highlighted that pandemic outcomes, like many disaster resilience outcomes, depend on more
than the capacity of governments and health care workers to respond (Schoenbaum et al. 2011;
Farag et al. 2012) and the social vulnerability of residents by race, class, age, and gender (Cutter
et al. 2003; Yancy 2020; Wadhera et al. 2020; Chin-Hong et al. 2020). Crises outcomes correlate
with the strength of community resources such as social infrastructure accessible to members
(Borgonovi et al. 2020; Borgonovi & Andrieu 2020; Varshney & Socher 2020, Jean-Baptiste et
al. 2020). Social capital, the social ties that enable trust, reciprocity, and collective action
(Putnam 2000), serves as a key resource residents can draw upon before, during, and after crisis
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to ensure that they obtain mutual aid from family, friends, and neighbors and also gain access to
key public or semi-public goods from lawmakers (Szreter & Woolcock 2004, Kawachi et al.
2008). Past scholars measured social capital using regional level responses from the Global
Social Survey (Lee & Fraser 2019), custom neighborhood surveys in disaster zones (Iwasaki et
al. 2017), and aggregate measures at the county level (Kyne & Aldrich 2019). However, the
impact of COVID-19 varies widely by neighborhood. Scholars and local officials need a clearer
measure of social ties at increasingly hyperlocal levels.
This study introduces new measures for social capital for every census tract, zipcode, and
county subdivision in the United States from 2010 to 2018. These indices characterize the
strength of bonding, bridging, and linking social capital, as well as overall levels of social
capital. Rather than reinventing the wheel, these measures draw directly from the methodology
of Kyne and Aldrich’s (2019) validated county level Social Capital Indices, extending it to the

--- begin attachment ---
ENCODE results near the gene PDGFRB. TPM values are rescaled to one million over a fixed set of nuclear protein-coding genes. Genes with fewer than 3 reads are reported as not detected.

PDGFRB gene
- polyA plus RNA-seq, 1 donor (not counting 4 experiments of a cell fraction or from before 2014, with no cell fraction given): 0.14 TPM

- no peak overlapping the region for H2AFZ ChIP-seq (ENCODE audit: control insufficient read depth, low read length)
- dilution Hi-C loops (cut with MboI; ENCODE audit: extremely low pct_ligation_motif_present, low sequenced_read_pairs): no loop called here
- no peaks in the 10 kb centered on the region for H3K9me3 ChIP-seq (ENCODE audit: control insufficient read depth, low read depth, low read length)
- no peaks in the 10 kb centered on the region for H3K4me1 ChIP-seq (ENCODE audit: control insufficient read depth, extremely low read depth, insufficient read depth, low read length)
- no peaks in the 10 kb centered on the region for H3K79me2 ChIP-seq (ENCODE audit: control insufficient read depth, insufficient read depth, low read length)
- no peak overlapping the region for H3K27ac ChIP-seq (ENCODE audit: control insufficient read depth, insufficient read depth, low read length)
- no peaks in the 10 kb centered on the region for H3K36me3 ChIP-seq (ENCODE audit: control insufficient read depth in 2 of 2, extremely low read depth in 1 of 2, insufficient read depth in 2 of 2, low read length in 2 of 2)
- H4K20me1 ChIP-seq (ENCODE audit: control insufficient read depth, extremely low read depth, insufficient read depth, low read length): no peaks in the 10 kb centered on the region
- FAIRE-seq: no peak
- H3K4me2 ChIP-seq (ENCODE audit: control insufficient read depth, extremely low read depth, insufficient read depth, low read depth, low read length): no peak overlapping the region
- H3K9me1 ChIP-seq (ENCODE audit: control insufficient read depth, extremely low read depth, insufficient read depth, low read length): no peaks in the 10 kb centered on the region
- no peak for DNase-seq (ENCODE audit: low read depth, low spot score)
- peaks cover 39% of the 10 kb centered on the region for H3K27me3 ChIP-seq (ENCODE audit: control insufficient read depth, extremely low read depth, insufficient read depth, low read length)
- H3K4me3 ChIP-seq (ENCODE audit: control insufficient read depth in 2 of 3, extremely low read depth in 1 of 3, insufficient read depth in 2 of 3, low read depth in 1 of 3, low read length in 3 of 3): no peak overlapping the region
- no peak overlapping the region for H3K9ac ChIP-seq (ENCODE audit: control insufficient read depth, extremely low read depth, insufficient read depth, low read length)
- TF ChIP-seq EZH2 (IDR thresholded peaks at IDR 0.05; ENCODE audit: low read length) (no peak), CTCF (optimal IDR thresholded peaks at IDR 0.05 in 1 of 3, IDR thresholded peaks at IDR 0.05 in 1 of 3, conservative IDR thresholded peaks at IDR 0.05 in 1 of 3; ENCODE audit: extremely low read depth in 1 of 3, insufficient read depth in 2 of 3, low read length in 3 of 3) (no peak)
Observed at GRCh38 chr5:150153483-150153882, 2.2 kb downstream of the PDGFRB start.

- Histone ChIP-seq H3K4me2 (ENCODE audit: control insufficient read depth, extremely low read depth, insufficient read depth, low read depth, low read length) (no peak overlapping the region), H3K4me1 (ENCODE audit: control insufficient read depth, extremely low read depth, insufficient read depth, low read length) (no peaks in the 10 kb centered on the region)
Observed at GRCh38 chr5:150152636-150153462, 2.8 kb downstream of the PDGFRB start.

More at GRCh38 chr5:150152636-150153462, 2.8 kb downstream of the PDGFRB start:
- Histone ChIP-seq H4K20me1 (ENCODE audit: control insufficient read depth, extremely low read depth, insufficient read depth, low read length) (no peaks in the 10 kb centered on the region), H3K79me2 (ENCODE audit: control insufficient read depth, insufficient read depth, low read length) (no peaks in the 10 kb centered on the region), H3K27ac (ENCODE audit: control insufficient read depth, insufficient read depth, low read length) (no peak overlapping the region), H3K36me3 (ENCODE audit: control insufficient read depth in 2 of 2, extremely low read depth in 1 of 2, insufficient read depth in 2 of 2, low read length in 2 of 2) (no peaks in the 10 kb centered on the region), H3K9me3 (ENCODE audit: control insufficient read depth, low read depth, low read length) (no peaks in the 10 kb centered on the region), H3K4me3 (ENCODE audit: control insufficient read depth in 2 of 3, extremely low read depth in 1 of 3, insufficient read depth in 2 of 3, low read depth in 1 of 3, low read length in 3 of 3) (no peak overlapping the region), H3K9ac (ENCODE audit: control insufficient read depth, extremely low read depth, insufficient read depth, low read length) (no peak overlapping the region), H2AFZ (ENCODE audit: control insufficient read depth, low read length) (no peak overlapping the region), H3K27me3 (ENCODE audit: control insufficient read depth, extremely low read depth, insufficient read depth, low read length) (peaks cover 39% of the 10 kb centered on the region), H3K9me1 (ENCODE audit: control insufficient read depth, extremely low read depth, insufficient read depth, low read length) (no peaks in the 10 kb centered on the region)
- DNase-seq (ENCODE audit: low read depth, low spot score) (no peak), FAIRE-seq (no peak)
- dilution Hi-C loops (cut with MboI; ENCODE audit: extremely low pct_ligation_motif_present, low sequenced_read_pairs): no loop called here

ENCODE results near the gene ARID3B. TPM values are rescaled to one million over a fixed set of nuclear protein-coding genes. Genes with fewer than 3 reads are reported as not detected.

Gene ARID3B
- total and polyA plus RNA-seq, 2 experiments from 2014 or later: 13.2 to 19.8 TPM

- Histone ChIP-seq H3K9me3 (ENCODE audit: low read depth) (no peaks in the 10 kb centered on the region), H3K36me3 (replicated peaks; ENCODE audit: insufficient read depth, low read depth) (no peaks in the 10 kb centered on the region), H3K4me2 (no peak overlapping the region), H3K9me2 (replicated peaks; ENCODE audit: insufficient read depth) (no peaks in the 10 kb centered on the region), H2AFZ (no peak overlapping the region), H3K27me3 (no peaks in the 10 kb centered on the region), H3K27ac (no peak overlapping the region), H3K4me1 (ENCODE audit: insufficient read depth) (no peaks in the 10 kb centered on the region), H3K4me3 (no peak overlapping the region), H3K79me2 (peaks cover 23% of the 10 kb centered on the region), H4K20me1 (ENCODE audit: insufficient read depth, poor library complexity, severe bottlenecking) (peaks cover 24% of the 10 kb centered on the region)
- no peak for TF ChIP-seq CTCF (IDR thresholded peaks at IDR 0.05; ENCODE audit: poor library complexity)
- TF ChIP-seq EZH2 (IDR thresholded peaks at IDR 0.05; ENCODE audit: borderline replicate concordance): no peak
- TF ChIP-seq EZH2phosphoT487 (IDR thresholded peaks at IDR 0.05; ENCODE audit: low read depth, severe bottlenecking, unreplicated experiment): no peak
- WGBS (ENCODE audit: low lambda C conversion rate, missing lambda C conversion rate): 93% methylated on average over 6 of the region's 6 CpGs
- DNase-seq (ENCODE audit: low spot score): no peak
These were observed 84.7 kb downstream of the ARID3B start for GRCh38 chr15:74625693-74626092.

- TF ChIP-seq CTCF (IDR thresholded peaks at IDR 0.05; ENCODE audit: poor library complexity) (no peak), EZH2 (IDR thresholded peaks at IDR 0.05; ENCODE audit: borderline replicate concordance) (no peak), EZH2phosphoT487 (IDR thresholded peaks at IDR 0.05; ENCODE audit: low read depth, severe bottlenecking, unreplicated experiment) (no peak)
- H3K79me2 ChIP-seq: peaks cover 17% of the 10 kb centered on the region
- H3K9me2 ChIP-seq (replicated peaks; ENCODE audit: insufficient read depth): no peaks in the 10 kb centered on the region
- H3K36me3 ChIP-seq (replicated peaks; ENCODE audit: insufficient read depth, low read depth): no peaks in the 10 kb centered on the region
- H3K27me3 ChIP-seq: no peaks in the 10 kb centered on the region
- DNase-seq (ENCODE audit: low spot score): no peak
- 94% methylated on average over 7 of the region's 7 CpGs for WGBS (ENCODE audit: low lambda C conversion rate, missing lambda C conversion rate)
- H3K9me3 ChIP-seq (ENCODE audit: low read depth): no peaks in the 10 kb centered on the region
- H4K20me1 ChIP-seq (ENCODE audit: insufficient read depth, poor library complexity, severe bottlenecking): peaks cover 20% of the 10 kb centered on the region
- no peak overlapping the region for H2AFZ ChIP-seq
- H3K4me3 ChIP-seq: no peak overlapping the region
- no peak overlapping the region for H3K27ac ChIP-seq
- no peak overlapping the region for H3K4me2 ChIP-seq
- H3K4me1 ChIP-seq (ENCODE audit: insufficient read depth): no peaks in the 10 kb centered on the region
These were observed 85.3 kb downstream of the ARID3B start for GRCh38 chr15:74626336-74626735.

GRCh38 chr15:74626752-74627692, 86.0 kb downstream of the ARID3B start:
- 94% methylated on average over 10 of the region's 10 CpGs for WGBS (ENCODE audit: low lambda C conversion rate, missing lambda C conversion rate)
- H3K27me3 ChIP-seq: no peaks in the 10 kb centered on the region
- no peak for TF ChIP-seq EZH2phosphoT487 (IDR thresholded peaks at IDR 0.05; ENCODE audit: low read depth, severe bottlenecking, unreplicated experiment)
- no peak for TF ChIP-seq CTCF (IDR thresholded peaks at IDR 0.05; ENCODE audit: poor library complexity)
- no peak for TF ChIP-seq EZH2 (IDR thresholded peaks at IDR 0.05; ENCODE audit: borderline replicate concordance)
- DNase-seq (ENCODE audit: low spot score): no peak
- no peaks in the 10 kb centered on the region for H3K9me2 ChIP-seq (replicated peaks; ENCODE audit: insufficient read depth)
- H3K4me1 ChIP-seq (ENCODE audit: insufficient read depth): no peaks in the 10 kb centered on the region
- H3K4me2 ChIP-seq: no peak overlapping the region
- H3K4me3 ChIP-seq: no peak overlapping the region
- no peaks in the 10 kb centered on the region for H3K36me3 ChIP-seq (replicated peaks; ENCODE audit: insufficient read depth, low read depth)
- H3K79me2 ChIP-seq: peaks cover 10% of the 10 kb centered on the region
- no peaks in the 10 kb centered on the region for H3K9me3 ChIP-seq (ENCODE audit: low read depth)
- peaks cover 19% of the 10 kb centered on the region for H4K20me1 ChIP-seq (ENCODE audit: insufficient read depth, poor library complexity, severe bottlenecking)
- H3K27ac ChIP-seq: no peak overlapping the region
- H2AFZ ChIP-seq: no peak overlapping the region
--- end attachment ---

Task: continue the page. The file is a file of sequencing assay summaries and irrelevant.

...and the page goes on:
census tract level. Then, we average these census tract measures up to the zipcode and county
subdivision level to create broad coverage for measuring social capital. Finally, we apply these
indices to predict COVID-19 outcomes in different regions of the United States, showing
remarkably high associations with COVID test positivity rates.
This study makes three main contributions to the literature. First, we extend Kyne &
Aldrich’s (2019) county level measures of social capital to the census tract, zipcode, and county
subdivision, enabling comparison of tens of thousands of communities in terms of bonding,
bridging, and linking social ties. This adds an important resource to scholars and policymakers
involved in disaster and pandemic response efforts, easily paired with the CDC’s Social
Vulnerability Index (Flanagan et al. 2018) and the Baseline Resilience Indicators (BRIC, Cutter
et al. 2010).
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Second, we find that these local level measures of social capital are closely correlated
with a key diagnostic measure of COVID spread, the percentage of COVID-19 tests returned
positive. Our models accounted for up to 90% of the variation in COVID spread. This builds on
recent research that suggests that social capital helps residents adopt new behavioral norms like
social distancing and masking and reduce COVID spread (Borgonovi et al. 2020; Borgonovi &
Andrieu 2020; Varshney & Socher 2020, Jean-Baptiste et al. 2020), while verifying it with a
measure that adjusts for testing capacity.
Third, we find that social capital has divergent effects depending on the type of social
capital present in a community and the local context of each city or region. First, each kind of
social capital index produces strong, significant associations with test positivity rates in multiple
cases, and bonding social capital is linked to reduced COVID spread in regions at large,
matching past studies (Borgonovi et al. 2020; Varshney & Socher 2020; Fraser, Page-Tan &
Aldrich 2020). However, in specific cities the effect of bonding social capital frequently changes: